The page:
Sitting Subaru

My 93 subaru has been sitting in my driveway for about 2 months waiting patiently for my husband to put in a new starter. I am worried about it sitting for so long without being started. Also, now that it is getting cold here in Oregon and will possibly snow this weekend my worry is that the fluids will freeze and once the starter is put in (supposedly soon) there will be some terrible consequence. So, are my worries in vain? Also, are there any steps we can take to ensure overall health of the car once it’s able to start?

Two months is not long enough to worry. The only likely time related issue is going to be the battery. That may be charged in or out of the car with an inexpensive charger or even a battery tender (trickle charger) Storing a car for a year or even two is seldom a real problem.

That said, why is it taking so long to get the starter repaired?

“my worry is that the fluids will freeze”

Doesn’t the car’s cooling system have antifreeze (also known as coolant) in it?
Modern cars have cooling systems that are designed to work with coolant/antifreeze year-round in order to prevent both overheating and freeze-up. Using just water is NOT a good idea, and it is doubtful that your car had been running with just water in the cooling system.

While this won’t tell you the actual amount of freeze-up protection that is present, simply looking at the fluid in the radiator and the coolant overflow tank should be instructive. If the fluid looks greenish or reddish, it most likely contains coolant/antifreeze–even if you don’t know the actual concentration. If it looks like…water…then it probably is. In this day and age, I really doubt if your car has plain water in the cooling system–but only you as the owner can confirm this, either through maintenance records or a visual inspection.

If you want to know the actual amount of freeze-up protection that is present, you can buy a simple little tool at any auto parts store.

As to the windshield washer fluid, if you have any question about that fluid, you can simply extract it with a turkey baster. And, be sure to leave the baster in the garage with other tools afterward, rather than bringing it back to the kitchen!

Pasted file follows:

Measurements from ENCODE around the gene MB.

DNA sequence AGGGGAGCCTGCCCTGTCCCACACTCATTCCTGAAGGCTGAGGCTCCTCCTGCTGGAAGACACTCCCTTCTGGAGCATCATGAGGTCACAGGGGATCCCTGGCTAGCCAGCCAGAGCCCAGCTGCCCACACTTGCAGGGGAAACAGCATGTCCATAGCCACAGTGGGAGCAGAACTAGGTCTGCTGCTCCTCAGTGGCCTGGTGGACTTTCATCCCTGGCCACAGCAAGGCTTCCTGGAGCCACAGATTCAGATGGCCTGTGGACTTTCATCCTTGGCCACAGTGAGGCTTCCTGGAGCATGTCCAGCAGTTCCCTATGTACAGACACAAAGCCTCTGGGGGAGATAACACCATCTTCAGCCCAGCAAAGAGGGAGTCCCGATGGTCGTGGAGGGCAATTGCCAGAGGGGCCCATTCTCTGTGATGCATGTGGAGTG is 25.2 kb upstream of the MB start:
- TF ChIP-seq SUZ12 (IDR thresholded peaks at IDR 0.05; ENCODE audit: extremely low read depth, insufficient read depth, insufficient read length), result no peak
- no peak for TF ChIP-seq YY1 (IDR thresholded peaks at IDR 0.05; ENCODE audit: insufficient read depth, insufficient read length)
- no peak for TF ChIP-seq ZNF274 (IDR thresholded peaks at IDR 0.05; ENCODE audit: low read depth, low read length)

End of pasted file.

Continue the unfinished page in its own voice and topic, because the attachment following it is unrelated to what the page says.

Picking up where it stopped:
I’m curious about the symptoms that led to a bad starter diagnosis as starter motor failure on a Subaru is practically unheard of.

If it’s a matter of the starter motor not engaging the engine or no click sound, etc. then maybe the problem is in the safety switch.

Thanks to you all for your thoughts and advice. Yes, it is a 1993 so it does have a cooling system. However, I was under the impression that the car must be started once in a while to cycle the fluids throughout, but I realize that my ignorance of cars is vast. So, I appreciate the input as it does ease my mind. I did, though, discover today that the coolant/antifreeze resevoir is empty and I’m not sure when that happened as it was filled the last time we had the oil changed pretty recently.
As far as the diagnosis is concerned, my husband is not 100% sure that it is the starter. Which is probably partly why it is taking so long to put one in. It doesn’t seem to make the clicking sound. He replaced the battery and the battery cables to no avail. It sort of seemed like the next step to a non-mechanic. I am very appreciative of the suggestion of the safety switch and have passed that along. I read that it could even just be dirty or have oil in it that may cause this problem. Is that true? And it seems relatively easy to find.